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Long- and Short-Term Warming in the Paleogene

The exact causes of the long- and short-term Paleogene warm episodes remain enigmatic. Several pieces of geochemical evidence, including changes in the mean ocean 13C and alkalinity, point toward greenhouse forcing (Shackleton, 1986; Kennett and Stott, 1991; Zachos et al., 1993; Thomas and Shackleton, 1996). Samples recovered during Leg 198 will help constrain the nature and causes of these warm episodes.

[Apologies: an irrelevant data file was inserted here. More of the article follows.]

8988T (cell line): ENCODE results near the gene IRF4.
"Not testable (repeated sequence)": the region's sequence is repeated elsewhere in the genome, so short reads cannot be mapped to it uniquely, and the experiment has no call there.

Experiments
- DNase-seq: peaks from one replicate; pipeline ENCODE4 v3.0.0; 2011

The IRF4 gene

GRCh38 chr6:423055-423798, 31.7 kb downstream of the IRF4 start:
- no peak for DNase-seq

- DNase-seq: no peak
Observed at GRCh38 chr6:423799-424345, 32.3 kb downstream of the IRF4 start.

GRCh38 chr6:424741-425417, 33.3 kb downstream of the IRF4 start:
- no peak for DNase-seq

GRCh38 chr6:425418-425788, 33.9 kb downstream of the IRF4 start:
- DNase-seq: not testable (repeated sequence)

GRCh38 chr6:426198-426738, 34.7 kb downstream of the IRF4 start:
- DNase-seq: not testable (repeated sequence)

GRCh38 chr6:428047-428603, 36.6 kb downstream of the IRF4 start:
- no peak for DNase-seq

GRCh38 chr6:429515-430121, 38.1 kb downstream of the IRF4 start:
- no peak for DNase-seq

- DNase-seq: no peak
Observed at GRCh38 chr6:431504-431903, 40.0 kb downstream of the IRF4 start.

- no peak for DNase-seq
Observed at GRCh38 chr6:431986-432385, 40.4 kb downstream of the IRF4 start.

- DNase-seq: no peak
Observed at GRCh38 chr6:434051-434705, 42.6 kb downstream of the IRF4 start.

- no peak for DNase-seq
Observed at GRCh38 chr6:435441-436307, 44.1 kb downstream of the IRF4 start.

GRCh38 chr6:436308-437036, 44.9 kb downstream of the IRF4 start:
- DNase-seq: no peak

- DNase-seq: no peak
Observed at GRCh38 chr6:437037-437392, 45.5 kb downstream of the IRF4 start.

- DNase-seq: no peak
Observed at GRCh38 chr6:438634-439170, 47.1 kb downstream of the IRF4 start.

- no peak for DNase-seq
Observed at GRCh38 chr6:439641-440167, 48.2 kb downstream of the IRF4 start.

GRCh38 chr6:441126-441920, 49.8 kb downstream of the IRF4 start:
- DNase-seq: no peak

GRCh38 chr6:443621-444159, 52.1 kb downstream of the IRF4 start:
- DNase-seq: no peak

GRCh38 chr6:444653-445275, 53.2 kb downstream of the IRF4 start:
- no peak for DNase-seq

In terms of the rate and degree of warming, the LPTM is unprecedented in Earth history (Fig. F6). The deep-sea and high-latitude oceans warmed by 4°C and 8°C, respectively. The carbon isotopic composition of the ocean decreased by 3‰–4‰ coeval with the warming event, suggesting a massive perturbation to the global carbon cycle (Fig. F7) (Kennett and Stott, 1991; Bains et al., 1999). The large magnitude and rate (~–3‰–4‰/5 k.y.) of the carbon isotope excursion (CIE) is consistent with the sudden injection of a large volume of methane from clathrates stored in continental slope sediments (Dickens et al., 1995, 1997). Much of this methane would have quickly converted to CO2, stripping O2 from deep waters, contributing to the major extinction event of benthic foraminifers (Thomas, 1990), and lowering alkalinity. The result should be a sharp rise in the level of the lysocline and CCD (Dickens, 2000). Both CO2 and CH4 would also have immediately contributed to greenhouse warming.